But what does it mean at all to have a redundant constraint?
If you can remove a constraint and the function is still type-correct then you might call the constraint redundant.
singleton :: (Ord a) => a -> Set a
the compiler should warn about the redundant
The programmer still might want that constraint in order to be more flexible at later internal refactorings.
But what about this:
asTypeOf1 :: (a ~ b) => a -> b -> a asTypeOf1 x _ = x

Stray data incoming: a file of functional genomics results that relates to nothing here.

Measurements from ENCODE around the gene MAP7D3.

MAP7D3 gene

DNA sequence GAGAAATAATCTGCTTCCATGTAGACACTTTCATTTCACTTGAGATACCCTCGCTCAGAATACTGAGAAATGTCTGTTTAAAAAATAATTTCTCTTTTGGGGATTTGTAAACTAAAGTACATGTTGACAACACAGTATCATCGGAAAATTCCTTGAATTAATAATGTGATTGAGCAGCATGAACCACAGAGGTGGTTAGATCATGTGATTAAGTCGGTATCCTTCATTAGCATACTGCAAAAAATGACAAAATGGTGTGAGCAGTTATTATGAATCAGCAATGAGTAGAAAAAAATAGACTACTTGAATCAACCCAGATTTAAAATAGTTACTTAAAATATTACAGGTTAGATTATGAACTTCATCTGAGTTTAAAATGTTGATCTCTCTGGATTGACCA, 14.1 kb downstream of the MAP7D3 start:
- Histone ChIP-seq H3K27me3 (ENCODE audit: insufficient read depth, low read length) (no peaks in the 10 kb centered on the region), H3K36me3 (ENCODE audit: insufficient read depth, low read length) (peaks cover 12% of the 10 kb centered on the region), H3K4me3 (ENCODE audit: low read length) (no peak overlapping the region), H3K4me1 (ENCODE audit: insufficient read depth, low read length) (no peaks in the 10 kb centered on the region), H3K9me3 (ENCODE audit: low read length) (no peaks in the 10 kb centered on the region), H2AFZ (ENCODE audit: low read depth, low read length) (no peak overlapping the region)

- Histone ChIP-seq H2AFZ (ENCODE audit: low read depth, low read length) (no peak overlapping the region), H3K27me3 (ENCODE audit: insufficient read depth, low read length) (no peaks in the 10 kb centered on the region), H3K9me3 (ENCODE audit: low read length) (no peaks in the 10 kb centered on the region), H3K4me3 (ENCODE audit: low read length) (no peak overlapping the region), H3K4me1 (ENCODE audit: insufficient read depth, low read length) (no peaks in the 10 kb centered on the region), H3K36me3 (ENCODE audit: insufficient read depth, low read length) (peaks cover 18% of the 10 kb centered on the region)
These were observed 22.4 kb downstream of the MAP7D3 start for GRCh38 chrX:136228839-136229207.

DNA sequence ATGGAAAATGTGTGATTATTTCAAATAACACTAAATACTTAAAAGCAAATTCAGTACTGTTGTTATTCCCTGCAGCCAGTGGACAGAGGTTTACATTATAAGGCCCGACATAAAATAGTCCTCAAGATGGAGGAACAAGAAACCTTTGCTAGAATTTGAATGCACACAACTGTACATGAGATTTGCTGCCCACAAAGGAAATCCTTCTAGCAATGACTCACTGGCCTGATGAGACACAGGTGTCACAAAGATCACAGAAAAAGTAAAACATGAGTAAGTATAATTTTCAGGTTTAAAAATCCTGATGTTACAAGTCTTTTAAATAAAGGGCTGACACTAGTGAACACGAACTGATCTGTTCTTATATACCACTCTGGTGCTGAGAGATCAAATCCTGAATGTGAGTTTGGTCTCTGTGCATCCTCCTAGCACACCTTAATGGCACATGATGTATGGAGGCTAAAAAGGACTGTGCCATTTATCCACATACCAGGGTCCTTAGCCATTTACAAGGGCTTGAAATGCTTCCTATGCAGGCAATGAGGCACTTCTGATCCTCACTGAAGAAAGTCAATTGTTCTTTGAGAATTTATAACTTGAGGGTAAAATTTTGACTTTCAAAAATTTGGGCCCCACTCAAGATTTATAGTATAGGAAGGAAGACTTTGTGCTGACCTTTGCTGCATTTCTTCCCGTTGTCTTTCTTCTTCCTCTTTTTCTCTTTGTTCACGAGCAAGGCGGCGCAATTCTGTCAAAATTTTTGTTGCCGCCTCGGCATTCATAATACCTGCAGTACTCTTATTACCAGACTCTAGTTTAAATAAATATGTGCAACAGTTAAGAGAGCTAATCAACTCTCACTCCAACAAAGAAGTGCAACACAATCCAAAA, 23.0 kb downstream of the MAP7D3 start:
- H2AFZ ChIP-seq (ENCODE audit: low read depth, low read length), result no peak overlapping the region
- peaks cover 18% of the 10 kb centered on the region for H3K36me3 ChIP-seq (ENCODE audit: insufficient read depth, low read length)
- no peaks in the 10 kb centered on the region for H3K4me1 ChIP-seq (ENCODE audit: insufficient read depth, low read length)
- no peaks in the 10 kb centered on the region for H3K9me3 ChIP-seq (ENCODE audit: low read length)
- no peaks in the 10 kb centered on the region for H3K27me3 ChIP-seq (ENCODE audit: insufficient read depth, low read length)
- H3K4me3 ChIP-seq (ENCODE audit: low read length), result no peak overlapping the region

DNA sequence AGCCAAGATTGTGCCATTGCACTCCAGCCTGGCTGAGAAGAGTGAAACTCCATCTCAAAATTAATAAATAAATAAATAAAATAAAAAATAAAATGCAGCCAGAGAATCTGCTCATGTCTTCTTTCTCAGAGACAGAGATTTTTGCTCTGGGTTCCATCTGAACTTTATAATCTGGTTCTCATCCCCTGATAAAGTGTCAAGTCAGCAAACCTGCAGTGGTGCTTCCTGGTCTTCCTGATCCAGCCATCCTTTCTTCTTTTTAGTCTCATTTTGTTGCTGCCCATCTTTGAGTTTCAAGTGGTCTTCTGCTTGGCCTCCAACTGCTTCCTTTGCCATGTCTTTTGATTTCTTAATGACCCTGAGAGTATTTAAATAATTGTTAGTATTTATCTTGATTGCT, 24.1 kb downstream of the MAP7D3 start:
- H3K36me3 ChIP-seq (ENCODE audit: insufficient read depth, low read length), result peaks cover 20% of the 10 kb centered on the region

ghci-184.108.40.20660214 -fwarn-redundant-constraints warns about the equality constraint.
However, you might write it the Haskell 98 way:
asTypeOf :: a -> a -> a asTypeOf x _ = x
There is no constraint to complain about, but the function has not the most general type. Is this a redundant constraint, too?
ADDITION by @k-bx: it's also true for
HasCallStack constraint that you do want to have. This has led me to put
-fno-warn-redundant-constraints in my